• NOMAD

Gaming Lows #1: Arcade Joysticks and Why They Sucked

Updated: Dec 12, 2019

Hi everyone!


Gaming is great, we all agree. Except when it isn't. There are some things about gaming that are bloody annoying, frustrating or downright unfair. In 'Gaming Lows' we take a look at some these low points in gaming .


My first topic of indignation – non-ambidextrous controls!


I have a message for the people who make video game and arcade controllers:

"Not everyone is right handed! Are you aware of this, or did you not get the memo?"


Being semi-ambidextrous in the hands, and cross dominant in the eyes, this has been the bane of my life. This applies both to gaming, and to real life in general.


For example, the layout of gamepads felt counter intuitive and just plain wrong to my young hands, which is another reason I largely avoided console gaming as a child.



Controls on the left, buttons on the right? No thanks.


At the time the layout made no sense to my young NOMADlet self, and young NOMAD felt that he had proof!



Cars in the UK have their steering wheels on the right side of the vehicle. The wheel is held in the right hand, whilst the gear stick, indicators and other buttons are controlled by the left.



The inside of a Fiat Uno from 1988. Note the positions of the steering wheel and the gear stick.


The same is true for the controls of real world aircraft and helicopters, where the flight stick is placed firmly in the pilot's right hand.



The Cockpit of the F-35 lightning II. Which side is the stick and which side is the throttle?


In turn, the flight sim joysticks and HOTAS systems that seek to emulate these real world controls also place the joystick firmly in the gamer's right hand.


As an example, I present to you the suggestively named Thrustmaster.



Stick in the right hand, throttle in the left. I rest my case.


I found this 'backwards' control set up to be an even bigger problem in the arcades.


Games with simple controls, such as 1943 were manageable, but when it came to games with more complex inputs it all fell apart.


And nowhere was this more apparent than with Street Fighter 2.



Sticks on the left, and soooo many buttons on the right...noooo!

I simply could not get my head, or rather my hands, around it. Pulling off fireballs was

an embarrassing non-starter, and dragon punches were an impossible pipe dream.


This rendered the game almost unplayable for me. And back then it was 'Street Fighter 2 or nothing!' Therefore I was relegated to the sidelines, able to do nothing more than cheer on the players – much like the poorly animated ‘behind people’ that populated many of the backgrounds.


The parallel was not lost on me even then. Even the trench-coated guy in Ken’s stage was having a better time than me.



Ken's Stage - Street Fighter II Champion Edition - PlayStation


You know who I’m talking about, and what everyone thought he was doing with that hand in his pocket. *wink*

(Video from YouTube by PlayingWithHistory)


Mortal Kombat was not much better. On the rare occasions I managed to win a match my enemies would remain regrettably alive and intact.


With several years of practice I was finally able to get to grips with the SNES and Megadrive joypads. This was just in time for University (or 'College' for NOMAD's friends across the pond.)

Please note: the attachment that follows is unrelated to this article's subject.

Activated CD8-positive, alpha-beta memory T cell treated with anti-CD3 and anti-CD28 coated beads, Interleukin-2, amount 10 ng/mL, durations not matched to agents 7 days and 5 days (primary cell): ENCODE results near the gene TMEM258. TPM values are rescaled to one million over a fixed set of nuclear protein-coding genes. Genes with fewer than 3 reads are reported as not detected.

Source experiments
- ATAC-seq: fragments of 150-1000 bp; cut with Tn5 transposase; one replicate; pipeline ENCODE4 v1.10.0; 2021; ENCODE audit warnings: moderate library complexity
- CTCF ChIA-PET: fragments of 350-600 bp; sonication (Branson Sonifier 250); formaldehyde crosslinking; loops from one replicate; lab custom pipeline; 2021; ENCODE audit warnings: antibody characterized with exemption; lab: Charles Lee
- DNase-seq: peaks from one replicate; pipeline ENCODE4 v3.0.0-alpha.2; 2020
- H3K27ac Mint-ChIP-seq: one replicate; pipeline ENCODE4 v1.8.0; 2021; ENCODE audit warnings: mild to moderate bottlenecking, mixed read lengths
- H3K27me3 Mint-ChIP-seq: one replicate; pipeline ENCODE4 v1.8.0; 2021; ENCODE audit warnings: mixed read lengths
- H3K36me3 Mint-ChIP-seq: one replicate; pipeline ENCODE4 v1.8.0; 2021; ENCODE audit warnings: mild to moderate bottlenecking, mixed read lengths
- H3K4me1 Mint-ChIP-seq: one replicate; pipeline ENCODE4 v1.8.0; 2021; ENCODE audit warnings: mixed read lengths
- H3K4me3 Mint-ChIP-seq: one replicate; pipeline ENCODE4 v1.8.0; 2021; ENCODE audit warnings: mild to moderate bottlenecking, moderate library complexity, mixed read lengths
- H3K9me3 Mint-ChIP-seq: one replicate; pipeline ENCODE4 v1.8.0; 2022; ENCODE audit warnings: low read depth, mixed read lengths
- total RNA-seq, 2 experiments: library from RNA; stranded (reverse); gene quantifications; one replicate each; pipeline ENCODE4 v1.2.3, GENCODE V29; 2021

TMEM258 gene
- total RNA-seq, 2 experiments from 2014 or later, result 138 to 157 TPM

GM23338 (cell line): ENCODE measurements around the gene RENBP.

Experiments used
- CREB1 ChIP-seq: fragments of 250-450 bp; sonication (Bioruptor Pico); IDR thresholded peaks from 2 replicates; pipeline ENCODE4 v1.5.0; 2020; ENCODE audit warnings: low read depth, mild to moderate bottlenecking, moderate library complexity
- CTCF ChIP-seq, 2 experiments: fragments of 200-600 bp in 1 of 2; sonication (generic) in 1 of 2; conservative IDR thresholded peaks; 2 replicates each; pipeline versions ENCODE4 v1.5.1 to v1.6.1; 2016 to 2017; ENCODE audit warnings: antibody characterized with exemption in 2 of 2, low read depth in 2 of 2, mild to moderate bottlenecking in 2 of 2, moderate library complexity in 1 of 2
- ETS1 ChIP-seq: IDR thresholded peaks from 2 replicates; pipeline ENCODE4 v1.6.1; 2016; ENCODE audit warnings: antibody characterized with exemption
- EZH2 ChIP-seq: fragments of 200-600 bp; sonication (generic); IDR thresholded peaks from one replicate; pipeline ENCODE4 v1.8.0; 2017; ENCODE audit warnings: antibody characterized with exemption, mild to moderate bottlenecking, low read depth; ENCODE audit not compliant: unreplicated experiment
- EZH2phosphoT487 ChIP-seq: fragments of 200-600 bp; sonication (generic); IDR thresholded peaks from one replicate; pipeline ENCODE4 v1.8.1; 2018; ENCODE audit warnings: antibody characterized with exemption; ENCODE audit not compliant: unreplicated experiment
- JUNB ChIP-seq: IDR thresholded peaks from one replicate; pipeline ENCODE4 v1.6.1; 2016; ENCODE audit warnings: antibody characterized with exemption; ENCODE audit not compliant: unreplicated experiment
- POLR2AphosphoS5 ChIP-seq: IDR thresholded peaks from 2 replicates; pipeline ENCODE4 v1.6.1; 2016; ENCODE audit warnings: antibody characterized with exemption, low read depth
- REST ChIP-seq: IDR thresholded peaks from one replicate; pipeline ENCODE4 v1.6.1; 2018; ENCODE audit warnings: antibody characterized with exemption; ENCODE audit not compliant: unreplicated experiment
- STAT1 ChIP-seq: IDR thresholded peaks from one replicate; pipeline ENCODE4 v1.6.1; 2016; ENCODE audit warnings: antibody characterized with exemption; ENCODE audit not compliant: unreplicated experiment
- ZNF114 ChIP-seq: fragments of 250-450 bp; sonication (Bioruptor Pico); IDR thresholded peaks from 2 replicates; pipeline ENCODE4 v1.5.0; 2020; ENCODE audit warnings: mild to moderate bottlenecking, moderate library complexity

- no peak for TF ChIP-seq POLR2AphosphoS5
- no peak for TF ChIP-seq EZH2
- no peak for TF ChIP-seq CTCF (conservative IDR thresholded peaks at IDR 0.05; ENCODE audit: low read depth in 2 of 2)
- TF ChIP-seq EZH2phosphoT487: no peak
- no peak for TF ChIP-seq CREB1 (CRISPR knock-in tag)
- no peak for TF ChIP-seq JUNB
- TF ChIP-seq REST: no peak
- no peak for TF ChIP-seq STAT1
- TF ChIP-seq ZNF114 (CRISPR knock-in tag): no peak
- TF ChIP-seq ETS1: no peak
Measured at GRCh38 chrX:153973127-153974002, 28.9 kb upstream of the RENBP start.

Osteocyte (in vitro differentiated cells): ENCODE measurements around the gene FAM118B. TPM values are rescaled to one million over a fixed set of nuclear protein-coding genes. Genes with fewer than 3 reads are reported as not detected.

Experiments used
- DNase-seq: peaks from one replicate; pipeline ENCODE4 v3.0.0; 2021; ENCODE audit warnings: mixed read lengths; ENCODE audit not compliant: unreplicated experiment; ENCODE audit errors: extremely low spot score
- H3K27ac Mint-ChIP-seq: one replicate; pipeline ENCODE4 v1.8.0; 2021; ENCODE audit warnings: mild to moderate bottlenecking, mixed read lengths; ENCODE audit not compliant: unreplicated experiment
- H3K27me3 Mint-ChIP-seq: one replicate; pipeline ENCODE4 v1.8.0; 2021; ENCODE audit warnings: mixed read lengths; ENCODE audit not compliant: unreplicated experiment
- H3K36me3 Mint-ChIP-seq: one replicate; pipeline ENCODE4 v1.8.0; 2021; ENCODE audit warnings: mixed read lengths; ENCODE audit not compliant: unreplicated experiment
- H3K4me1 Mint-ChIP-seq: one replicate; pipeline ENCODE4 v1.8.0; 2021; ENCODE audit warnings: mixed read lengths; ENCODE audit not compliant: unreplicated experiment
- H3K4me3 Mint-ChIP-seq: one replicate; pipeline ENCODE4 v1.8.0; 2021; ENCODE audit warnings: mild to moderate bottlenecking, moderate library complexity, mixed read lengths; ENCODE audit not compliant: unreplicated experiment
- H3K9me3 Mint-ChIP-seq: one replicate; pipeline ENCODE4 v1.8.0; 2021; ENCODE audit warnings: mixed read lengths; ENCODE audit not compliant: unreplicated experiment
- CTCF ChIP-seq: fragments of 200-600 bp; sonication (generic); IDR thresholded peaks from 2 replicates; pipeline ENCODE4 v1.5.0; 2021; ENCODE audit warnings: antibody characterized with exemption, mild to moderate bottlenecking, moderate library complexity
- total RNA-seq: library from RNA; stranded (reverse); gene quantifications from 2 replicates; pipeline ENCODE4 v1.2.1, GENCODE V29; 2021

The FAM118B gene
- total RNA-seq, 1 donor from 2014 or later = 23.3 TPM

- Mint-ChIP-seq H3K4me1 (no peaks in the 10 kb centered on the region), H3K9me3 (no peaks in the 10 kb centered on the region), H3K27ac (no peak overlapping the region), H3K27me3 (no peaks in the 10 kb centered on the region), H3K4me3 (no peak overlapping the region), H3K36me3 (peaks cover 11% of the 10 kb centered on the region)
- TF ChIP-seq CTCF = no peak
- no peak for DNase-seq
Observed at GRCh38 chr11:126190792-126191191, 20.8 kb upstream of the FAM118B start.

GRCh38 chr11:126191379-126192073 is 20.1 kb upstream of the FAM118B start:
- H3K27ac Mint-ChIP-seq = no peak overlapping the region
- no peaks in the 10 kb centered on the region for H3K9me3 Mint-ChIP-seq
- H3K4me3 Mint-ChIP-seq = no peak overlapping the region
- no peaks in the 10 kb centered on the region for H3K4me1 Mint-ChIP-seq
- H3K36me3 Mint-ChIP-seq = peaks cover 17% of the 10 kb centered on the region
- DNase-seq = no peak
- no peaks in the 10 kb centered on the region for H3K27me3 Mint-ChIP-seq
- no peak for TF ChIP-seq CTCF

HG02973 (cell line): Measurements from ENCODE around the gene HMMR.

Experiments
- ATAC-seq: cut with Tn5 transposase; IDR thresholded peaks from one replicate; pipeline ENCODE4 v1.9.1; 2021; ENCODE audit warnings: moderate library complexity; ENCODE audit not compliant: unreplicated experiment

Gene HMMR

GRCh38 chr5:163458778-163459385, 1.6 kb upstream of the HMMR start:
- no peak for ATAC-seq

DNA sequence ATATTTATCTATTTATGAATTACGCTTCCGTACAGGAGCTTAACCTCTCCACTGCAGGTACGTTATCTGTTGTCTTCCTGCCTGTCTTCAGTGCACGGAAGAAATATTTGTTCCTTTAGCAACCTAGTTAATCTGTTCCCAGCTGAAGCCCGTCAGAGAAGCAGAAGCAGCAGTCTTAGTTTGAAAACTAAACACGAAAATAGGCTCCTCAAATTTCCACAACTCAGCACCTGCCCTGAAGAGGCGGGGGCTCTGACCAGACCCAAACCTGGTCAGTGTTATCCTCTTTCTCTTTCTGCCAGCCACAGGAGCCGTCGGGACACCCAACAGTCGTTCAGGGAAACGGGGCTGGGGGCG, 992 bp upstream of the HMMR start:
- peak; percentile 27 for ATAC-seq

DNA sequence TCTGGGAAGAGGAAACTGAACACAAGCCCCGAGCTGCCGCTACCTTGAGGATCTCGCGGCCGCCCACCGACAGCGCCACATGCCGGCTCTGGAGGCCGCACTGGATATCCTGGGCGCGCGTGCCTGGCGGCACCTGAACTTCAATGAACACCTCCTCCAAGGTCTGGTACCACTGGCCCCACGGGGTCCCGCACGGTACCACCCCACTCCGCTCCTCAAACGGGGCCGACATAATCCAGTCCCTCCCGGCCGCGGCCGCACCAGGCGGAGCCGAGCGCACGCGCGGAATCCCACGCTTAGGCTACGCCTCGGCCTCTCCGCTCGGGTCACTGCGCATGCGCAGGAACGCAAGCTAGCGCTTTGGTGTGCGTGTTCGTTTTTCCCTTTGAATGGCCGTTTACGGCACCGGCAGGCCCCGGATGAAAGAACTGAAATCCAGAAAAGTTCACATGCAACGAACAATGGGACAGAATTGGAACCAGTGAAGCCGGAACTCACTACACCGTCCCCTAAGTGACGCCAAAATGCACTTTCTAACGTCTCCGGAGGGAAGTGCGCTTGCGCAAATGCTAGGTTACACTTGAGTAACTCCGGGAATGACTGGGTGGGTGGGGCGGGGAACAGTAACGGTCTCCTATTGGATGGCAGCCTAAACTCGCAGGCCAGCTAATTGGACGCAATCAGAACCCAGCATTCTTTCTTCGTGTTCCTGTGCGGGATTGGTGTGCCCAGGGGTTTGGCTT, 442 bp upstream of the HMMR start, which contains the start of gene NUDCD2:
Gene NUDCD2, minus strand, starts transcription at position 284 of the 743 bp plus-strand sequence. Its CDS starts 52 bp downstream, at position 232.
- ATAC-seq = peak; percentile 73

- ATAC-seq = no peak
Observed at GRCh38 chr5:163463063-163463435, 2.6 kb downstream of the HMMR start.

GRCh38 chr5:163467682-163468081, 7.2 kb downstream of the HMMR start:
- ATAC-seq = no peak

This inevitably led to the dorm Street Fighter Wars. Which I usually won.


I’m sure losing my friends at the same rate was purely coincidental…..



Six button SEGA Megadrive gamepad

My weapon of choice



Thankfully the era of dual analogue thumb sticks did much to rectify this – if the sticks were the wrong way round, you could swap them. This is assuming the game allowed you to configure the controls that is. Games that either did not then, or do not now, will be a rant for another time.



In the next article to be precise…



EDIT: I recently found out via this video the rather nefarious reason why arcade joysticks were on the left – to make more money. It turns out that in the very early days of video arcades the joysticks were on the right and the buttons on the left. This was to cater for the predominantly right-handed population. Video arcade owners discovered however that players were spending too long on games without putting in any extra coins. Put simply, they were playing too well and thus not dying (in game) very often. Therefore, they did not need to purchase continues.


Video arcade owners needed players to die more often and thus pump in those coins. To do this they needed to make the games harder. And the way they did this? Swap the sticks and buttons around on the cabinets, so that the predominantly right-handed population would now have to control their sprite via their weaker hand – thus putting them at a disadvantage and making the game harder for them to play.

It worked.


Previously masterful players were now reduced to cack-handed amateurs as they tried to play with their ‘wrong’ hand. They died on screen at an enhanced rate - continues were then needed - coins were inserted = profit achieved.


This probably came as a boon to left-handed players, since they no longer had to play with their ‘wrong’ hand.


Pretty soon all arcade machines were doing this, so naturally when the early home consoles came about, such as the NES and SEGA Master system with its joystick, they used the same control set up. The convention then stuck and pretty much all joypads have had their D-Pad and / or primary thumb stick on the left-hand side ever since.


The more you know…’



Picture credits.


Streetfighter 2 arcade cabinet


(Image from Flickr by by Raapofficial)

SUBSCRIBE    CONTACT   ©2018 Nomad's Reviews.   View Privacy Policy